Scooters in the fine print: Here’s what you could be charged for.
Charlotteans seem to prefer scooting to pedaling.
Both dockless bikes and scooters have exploded in popularity in recent months, with riders zipping around uptown, South End and other close-in neighborhoods. But the latest numbers from the pilot program show electric scooter use has quickly outpaced shared bikes, with scooter users riding more and riding farther.
Their soaring popularity has also prompted more calls for regulation and worries about safety, helmet-less riders and pedestrians being bowled over. At least one major employer, Duke Energy, has barred its employees from using scooters during work hours.
“Even though these items can be tempting to use as a fun, fast means of getting from one location to another, there is also a tremendous amount of risk associated with operating them,” said Duke Energy spokesman Neil Nissan. “Whether they’re walking, riding a bike or driving a car, we’ve asked them to be on the lookout for more people using rental bicycles and scooters.”
A Charlotte Department of Transportation spokeswoman declined to comment about safety issues and referred comment to the companies. The CDOT representative said no information was available about injuries reported so far from scooter use, though the department encourages riders to wear helmets and carefully plan their routes.
“As more and more people rely on and adapt to scooter sharing, we believe that along with proactive education, safe riding and responsible use will ultimately become a natural habit,” said Mary Caroline Pruitt, a spokeswoman for Lime. She pointed out that the company instructs riders to wear helmets with notices through the app and reminders on the scooter itself.
“Safety is our number one priority, and Lime urges riders to always put the safety of others and themselves before anything else when operating any of our vehicles.”
Both the bikes and scooters are operating as part of a pilot program under an agreement with the city that ends this fall. Last November, 2,000 dockless bikes from four companies — Ofo, Lime, Mobike and Spin — hit the Charlotte streets.
One of the companies, Ofo, pulled out of Charlotte in July and several other U.S. cities this year after the company said it had “begun to re-evaluate markets that present obstacles,” without citing specific reasons.
The scooter companies, Bird and Lime, are each allowed to operate up to 400 scooters in Charlotte, under a pilot program that started in late May.
In just a few months, the number of scooter rides has outpaced the number of bike rides. While bikes require pedaling, balancing and, in the summer, sweating, electric scooters propel riders at faster speeds with the flick of a thumb lever.
As of July, people in Charlotte had ridden electric scooters more than 174,000 times, according to the Charlotte Department of Transportation, compared to approximately 173,264 dockless bike rides. That’s despite the bikes having been available in Charlotte for nine months versus less than three for the scooters and there being almost twice as many bikes available.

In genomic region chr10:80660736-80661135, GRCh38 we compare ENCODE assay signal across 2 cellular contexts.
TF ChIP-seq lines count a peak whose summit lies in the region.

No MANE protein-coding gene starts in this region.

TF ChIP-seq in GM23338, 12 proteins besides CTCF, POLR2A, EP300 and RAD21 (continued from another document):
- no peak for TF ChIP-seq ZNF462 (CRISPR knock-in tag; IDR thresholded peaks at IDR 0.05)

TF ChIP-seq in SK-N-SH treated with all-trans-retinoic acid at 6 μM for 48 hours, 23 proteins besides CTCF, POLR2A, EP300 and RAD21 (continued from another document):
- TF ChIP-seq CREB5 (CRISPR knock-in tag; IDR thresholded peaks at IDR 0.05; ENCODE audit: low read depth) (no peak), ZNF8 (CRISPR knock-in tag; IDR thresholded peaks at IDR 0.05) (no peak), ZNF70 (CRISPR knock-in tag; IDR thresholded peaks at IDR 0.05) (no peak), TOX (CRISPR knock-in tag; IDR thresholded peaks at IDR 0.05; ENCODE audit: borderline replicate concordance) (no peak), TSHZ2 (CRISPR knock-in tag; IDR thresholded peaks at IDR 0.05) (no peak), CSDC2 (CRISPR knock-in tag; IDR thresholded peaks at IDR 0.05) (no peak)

The data for July, the most recent month available, show bike users took 27,453 trips and rode 19,430 miles.
Electric scooters, on the other hand, accounted for 100,273 trips and a whopping 139,215 miles in the same month.
The average scooter user rode 1.42 miles and spent 13 minutes per ride, according to CDOT. Bikes were ridden an average of about 3/4 miles, with average trip lengths of nine minutes.
Unlike previous bike-sharing options, users leave dockless bikes and scooters wherever they want when their ride is done, and the next user finds their ride with a GPS-enabled app. Riders rent them with an app on their phone.
The bikes and scooters typically cost $1 to unlock, and additional charges are based on the time rented, with scooters costing 15 cents per minute and the bikes costing $1 per hour or 30 minutes.
After the pilot program ends, Charlotte City Council could consider regulations ranging from banning the companies, requiring them to pay permitting fees, limiting the number of operators allowed in the city or restricting where riders can go.
Despite their popularity, the companies have faced questions about regulation and safety.
Riders often don’t wear helmets and are sometimes on sidewalks or in traffic. The electric scooters can top 20 mph going downhill. Bicycles are sometimes left blocking sidewalks, in private yards or even dumped in creeks and ponds.
The scooter companies prompted even more regulatory questions when they started leaving their dockless electric vehicles around the city without permission. Initially, Charlotte officials told them they had to remove their scooters or face confiscation. But the city agreed in the pilot program to see how they would work.
Council member Larken Egleston said Monday that he’s worried about safety. He said he saw a couple riding an electric scooter on Interstate 277 this weekend.
“Someone will die on an e-scooter before the end of this calendar year,” he predicted. “We’ve got to have some rules in place.”
Bird didn’t respond to messages seeking more information Tuesday.